In the West, informed consent is part of the legal conditions under which people are fully informed about or can participate in their own health treatment. It emphasizes the idea that patients are autonomous and have both the legal and moral rights to control their own bodies. However, in China the original intention of this concept has been changed. The idea of protecting the patient has become a means of protecting medical professionals when they fail to fulfill their duties. A moral dilemma occurs when “foreign” ideas and principles are “imported” into China: they lack the cultural and moral foundation to be implemented effectively.
This essay provides a Confucian moral response to bioethical issues such as informed consent, pointing out their limits or even potential dangers when practiced in China. For instance, the tension implicit in informed consent has ruined the traditional model of the doctor-patient relationship that emphasizes the role of the doctor as one of caring and knowing better. As a physician, the author discusses the problems that occur in hospitals when imported ideas are deployed so dogmatically that rational principles lose their reasonableness.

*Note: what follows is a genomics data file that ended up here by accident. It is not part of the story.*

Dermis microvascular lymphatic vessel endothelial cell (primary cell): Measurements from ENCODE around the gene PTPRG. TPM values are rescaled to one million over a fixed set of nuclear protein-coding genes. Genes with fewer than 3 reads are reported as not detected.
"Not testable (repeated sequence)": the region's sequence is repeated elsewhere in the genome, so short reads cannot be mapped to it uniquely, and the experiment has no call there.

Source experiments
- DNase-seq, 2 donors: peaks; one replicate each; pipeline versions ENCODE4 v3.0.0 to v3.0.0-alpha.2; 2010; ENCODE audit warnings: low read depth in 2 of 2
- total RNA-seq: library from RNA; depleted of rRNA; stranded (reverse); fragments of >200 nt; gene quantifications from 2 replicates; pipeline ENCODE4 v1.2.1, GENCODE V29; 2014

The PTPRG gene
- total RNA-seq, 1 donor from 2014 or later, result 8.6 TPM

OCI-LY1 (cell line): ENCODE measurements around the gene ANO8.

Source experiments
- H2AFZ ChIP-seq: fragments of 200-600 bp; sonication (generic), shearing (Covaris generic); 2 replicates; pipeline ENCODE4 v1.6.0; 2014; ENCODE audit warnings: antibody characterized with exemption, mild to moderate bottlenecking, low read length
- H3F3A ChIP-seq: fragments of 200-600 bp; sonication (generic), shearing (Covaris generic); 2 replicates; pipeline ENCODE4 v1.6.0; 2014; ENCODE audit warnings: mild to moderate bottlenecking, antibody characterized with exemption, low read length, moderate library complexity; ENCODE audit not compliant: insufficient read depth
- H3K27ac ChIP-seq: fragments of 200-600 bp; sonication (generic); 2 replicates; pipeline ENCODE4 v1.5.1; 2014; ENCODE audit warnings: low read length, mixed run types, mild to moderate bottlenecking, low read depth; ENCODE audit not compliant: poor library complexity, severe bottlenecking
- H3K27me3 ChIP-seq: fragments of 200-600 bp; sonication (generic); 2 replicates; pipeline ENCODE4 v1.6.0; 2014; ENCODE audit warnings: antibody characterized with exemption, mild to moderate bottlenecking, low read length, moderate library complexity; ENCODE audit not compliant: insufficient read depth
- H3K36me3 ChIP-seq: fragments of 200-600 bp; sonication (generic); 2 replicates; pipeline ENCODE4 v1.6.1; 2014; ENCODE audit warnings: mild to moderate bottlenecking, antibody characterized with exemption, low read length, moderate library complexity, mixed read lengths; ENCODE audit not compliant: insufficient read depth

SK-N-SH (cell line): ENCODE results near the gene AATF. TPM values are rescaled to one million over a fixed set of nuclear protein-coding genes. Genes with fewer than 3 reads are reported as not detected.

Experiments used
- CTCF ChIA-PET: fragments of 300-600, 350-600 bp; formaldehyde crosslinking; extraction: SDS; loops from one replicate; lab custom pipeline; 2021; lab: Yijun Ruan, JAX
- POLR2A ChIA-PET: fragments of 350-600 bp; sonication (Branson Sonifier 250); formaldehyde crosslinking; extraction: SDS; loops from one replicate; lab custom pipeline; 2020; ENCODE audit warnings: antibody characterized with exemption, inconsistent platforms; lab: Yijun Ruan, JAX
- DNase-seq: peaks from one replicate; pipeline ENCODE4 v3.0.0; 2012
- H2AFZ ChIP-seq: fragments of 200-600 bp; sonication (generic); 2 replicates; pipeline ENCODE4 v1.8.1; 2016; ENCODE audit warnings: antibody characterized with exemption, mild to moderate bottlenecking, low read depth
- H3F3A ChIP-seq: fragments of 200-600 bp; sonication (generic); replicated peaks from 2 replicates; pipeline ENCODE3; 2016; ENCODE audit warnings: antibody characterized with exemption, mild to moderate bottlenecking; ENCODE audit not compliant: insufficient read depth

當下中國的醫患關係非常緊張，看病難、看病貴似乎成了無解的難題。同時，當下中國的生命倫理原則，如“知情同意”， 幾乎都是來自西方的“舶來品”。文章指出，“講信修睦”的中國傳統文化與崇尚競爭的現代西方文化有著本質的不同，因此機械地照搬生命倫理原則，就會使這些原則成為缺乏道德正當性、邏輯合理性，以及醫療建設性的種種教條。文章旨在探討建構儒學生命倫理學的必要性和現實性。作者 認為，以中國文化建構中國生命倫理學不是一個偽命題。依靠中國生命倫理學解決當下中國的問題不僅是一項具有理論必要性和現實迫切性的歷史使命和任務，更是中國學者是否為世界文化發展做出貢獻的挑戰。